Should we perhaps counter argue that by allowing our “adversary” to state his beliefs he will perhaps be able to convince us or our fellow Jews of his views or make the impression that his is also a legitimate view of Judaism?
How uplifting and refreshing is the Maharal’s response when he states that we should in fact look for the strongest opponent so as to challenge us:
When a powerful man seeks out an opponent in order to demonstrate his (own) strength, he very much wants his opponents to exercise as much power as he can, so that if he defeats him his own victory will be more pronounced. What strength is manifested when the opponent is not permitted to fight?….Hence, one should not silence those who speak against religion… for to do so is admission of weakness***
Indeed, what kind of message does orthodoxy send its children and students when it shows that it is fearful of having a debate with a person with opposing views? What quality of Jewish education is orthodoxy giving its followers when it teaches its followers to be afraid of the views of Reform? If orthodox Jews are so vulnerable to Reform proselytizing, then there is something seriously wrong with their educational system. But does orthodoxy not constantly emphasize that its education is by far superior compared to what Reform has to offer?
It is clear from the outset that Rabbi Reinman’s main purposes for agreeing to this debate was to prove that Reform is indeed not a legitimate representation of Judaism. So if he succeeded, what is the problem? And if he did not, what does that say about orthodoxy’s arguments? And if the end result is undecided, should the reader not have enough knowledge to decide for himself? True, there may be readers who may misunderstand the arguments and arrive at the wrong conclusions but in that case we should not allow them to study the Torah, Talmud, Mishna, and their commentaries either since all of these run the high risk of being misunderstood with drastic consequences. Nothing in this world comes without risk and the great paradox of courage is that one sometimes needs to risk one’s life in order to save it.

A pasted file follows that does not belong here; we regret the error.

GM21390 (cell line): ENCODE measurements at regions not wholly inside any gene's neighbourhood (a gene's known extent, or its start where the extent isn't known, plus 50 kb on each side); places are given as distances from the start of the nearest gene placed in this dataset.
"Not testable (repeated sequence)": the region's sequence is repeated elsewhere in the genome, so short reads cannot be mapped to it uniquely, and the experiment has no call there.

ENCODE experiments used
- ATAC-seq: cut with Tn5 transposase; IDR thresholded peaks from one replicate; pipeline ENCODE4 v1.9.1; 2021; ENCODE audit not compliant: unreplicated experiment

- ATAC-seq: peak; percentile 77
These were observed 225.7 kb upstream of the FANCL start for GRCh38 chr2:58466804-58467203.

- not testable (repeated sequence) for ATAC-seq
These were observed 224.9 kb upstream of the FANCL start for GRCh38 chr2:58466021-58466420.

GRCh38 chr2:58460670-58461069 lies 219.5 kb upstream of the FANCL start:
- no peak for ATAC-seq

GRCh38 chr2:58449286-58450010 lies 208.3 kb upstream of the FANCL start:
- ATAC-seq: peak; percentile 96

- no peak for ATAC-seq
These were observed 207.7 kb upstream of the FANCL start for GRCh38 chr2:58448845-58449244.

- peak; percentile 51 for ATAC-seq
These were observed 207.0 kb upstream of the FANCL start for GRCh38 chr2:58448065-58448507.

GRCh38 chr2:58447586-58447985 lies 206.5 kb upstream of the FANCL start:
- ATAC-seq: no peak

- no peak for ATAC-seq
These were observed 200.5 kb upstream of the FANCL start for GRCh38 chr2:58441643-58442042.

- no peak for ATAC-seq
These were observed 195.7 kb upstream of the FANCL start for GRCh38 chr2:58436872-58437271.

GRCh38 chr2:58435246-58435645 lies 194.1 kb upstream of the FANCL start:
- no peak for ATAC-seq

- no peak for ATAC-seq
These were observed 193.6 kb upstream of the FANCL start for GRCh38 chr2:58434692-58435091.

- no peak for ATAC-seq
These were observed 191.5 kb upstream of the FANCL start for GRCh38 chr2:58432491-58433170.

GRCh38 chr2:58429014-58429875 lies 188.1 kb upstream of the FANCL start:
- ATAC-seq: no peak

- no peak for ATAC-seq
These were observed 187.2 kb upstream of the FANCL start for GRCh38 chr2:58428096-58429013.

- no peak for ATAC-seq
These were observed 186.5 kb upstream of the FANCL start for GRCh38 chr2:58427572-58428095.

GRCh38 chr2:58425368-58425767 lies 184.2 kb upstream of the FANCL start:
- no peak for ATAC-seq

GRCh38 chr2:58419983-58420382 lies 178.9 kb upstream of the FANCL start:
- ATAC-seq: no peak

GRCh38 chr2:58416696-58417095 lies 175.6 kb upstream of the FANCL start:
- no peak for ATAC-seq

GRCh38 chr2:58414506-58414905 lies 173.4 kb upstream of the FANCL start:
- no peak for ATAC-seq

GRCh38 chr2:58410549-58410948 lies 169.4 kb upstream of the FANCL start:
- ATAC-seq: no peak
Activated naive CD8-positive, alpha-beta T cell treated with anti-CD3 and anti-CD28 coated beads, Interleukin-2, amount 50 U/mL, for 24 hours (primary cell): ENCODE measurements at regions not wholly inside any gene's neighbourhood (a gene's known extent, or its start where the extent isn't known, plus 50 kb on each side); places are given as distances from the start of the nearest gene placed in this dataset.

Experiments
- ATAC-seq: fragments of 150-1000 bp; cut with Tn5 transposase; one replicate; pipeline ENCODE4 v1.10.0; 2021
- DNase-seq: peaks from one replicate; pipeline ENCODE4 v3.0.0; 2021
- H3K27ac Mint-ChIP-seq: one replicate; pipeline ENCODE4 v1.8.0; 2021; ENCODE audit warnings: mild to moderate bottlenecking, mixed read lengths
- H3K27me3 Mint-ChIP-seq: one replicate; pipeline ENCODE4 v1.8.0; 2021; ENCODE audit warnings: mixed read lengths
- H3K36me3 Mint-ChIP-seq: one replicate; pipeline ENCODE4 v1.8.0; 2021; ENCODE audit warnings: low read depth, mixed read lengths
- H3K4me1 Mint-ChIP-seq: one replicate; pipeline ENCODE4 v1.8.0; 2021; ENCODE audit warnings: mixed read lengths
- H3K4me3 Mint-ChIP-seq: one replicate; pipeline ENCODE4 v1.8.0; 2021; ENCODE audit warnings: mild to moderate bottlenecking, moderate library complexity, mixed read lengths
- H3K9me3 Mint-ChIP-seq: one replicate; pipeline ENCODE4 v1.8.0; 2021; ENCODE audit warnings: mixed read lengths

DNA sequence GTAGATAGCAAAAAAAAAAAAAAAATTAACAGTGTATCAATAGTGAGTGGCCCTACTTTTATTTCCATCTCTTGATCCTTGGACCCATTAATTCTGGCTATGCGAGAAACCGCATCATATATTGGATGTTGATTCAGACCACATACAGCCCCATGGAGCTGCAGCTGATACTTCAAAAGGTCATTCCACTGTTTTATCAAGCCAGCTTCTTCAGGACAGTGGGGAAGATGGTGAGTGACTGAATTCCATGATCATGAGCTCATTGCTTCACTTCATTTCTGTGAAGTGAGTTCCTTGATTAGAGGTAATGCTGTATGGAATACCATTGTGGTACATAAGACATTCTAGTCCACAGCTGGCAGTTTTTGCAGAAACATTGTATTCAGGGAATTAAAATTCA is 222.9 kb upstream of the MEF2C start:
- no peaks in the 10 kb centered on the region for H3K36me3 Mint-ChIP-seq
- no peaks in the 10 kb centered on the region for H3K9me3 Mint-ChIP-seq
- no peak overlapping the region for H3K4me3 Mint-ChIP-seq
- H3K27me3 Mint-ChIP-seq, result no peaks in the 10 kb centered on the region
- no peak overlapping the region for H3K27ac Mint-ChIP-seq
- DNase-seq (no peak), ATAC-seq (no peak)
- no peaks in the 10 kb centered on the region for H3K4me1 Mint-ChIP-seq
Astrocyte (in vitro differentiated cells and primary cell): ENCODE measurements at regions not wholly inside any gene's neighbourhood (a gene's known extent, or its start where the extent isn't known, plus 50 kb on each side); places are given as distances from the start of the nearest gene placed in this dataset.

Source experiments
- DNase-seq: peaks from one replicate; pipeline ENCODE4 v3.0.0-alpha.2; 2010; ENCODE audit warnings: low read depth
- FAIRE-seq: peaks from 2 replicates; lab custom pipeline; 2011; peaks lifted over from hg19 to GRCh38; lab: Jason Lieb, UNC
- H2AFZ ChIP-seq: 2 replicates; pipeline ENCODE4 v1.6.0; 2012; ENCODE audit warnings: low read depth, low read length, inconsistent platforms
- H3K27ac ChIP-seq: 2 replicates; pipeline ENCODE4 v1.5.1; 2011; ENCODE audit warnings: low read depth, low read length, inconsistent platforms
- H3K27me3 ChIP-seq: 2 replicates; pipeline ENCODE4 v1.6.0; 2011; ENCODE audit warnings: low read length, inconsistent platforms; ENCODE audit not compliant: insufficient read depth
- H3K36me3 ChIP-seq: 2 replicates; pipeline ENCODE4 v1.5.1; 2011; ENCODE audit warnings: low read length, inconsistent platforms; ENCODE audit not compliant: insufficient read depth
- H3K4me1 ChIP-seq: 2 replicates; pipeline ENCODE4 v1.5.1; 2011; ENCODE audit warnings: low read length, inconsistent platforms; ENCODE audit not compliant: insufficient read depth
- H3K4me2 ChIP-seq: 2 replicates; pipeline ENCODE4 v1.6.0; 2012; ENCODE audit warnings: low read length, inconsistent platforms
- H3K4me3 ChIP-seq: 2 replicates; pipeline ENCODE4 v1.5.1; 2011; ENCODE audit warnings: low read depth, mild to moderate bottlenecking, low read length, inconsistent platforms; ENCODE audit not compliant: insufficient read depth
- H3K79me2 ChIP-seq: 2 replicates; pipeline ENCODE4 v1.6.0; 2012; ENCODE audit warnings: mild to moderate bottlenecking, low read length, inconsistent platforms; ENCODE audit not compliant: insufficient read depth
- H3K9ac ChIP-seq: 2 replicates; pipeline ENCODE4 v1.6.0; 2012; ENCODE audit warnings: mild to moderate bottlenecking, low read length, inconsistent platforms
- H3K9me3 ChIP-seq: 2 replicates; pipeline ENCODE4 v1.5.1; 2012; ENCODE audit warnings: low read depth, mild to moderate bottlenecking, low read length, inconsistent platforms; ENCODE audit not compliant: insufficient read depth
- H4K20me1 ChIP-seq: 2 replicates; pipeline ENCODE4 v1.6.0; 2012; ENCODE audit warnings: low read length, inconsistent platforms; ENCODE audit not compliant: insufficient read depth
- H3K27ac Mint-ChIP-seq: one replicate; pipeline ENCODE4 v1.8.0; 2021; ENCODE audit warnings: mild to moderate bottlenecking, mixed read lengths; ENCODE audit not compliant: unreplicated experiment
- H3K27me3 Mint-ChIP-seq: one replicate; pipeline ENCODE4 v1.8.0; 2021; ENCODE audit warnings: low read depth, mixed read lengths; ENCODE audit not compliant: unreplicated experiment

To have arguments in our study halls is easy, since we have only to answer ourselves and not the “adversary”; the real test of our beliefs comes when we are asked to defend and explain them in the arena of real opposition.
Indeed what is the purpose of opposing this great book when orthodoxy is losing it’s soul and spirit because of it? For great souls great quarrels are great emancipations and if anything is required today it is that orthodoxy shows that it enjoys a good fight because it is convinced of its own beliefs. “The best way I know of winning an argument is to start by being in the right”, Lord Hailsham once said.
The greatest problem with this kind of condemnation is however the fact that it came after the book was published. To remove a book from the bookshelves is many times more dangerous, than preventing its publication in the first case. Not only will it compel many more to buy and read it but it is a move which will be seen as a reflection of weakness on the side of orthodoxy and a great victory for the so called “open mindedness” of Reform. As such a great amount of excellent outreach work has been badly damaged and undone by this proposal.
It is time that orthodoxy wakes up and once more “dares” the world as Avraham Avinu and so many after him did. Authentic orthodoxy has nothing to worry about. It has all the necessary ingredients to create a heroic assertion of self-confidence. It should show unprecedented courage. From its point of view it should have caused Reform leaders to wonder if it would not have been better to remove the book from their shelves!
Let us hope and pray that Rabbi Reinman and those chareidi rabbis who backed this endeavor will respectfully resist and have the courage to prove orthodoxy’s real uncompromising ideology.
** Chareidi: pious. Unfortunately this word is often translated with “ultra-orthodox”. Such description is totally inadequate and misleading.
*** Maharal : Be’er HaGolah, end of last chapter. Translations by Rabbi